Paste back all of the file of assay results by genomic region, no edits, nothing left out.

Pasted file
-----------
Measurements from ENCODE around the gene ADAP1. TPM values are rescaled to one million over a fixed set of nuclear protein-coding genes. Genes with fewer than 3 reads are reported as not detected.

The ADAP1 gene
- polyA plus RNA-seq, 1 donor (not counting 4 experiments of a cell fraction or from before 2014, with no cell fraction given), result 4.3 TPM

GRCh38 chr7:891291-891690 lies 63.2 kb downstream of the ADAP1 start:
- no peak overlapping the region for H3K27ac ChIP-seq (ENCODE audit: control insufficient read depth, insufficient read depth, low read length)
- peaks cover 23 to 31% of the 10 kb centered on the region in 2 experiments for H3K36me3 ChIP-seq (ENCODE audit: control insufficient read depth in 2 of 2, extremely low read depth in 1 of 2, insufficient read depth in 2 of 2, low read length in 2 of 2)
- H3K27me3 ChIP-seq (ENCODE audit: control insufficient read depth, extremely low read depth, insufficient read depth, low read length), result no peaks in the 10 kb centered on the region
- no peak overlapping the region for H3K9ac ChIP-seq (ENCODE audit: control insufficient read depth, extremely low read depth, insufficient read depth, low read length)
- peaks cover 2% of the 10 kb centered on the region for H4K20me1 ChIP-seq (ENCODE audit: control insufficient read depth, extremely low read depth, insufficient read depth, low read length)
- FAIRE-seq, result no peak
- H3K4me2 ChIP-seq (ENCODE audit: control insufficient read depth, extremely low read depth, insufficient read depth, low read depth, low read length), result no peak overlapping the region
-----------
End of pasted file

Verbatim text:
Measurements from ENCODE around the gene ADAP1. TPM values are rescaled to one million over a fixed set of nuclear protein-coding genes. Genes with fewer than 3 reads are reported as not detected.

The ADAP1 gene
- polyA plus RNA-seq, 1 donor (not counting 4 experiments of a cell fraction or from before 2014, with no cell fraction given), result 4.3 TPM

GRCh38 chr7:891291-891690 lies 63.2 kb downstream of the ADAP1 start:
- no peak overlapping the region for H3K27ac ChIP-seq (ENCODE audit: control insufficient read depth, insufficient read depth, low read length)
- peaks cover 23 to 31% of the 10 kb centered on the region in 2 experiments for H3K36me3 ChIP-seq (ENCODE audit: control insufficient read depth in 2 of 2, extremely low read depth in 1 of 2, insufficient read depth in 2 of 2, low read length in 2 of 2)
- H3K27me3 ChIP-seq (ENCODE audit: control insufficient read depth, extremely low read depth, insufficient read depth, low read length), result no peaks in the 10 kb centered on the region
- no peak overlapping the region for H3K9ac ChIP-seq (ENCODE audit: control insufficient read depth, extremely low read depth, insufficient read depth, low read length)
- peaks cover 2% of the 10 kb centered on the region for H4K20me1 ChIP-seq (ENCODE audit: control insufficient read depth, extremely low read depth, insufficient read depth, low read length)
- FAIRE-seq, result no peak
- H3K4me2 ChIP-seq (ENCODE audit: control insufficient read depth, extremely low read depth, insufficient read depth, low read depth, low read length), result no peak overlapping the region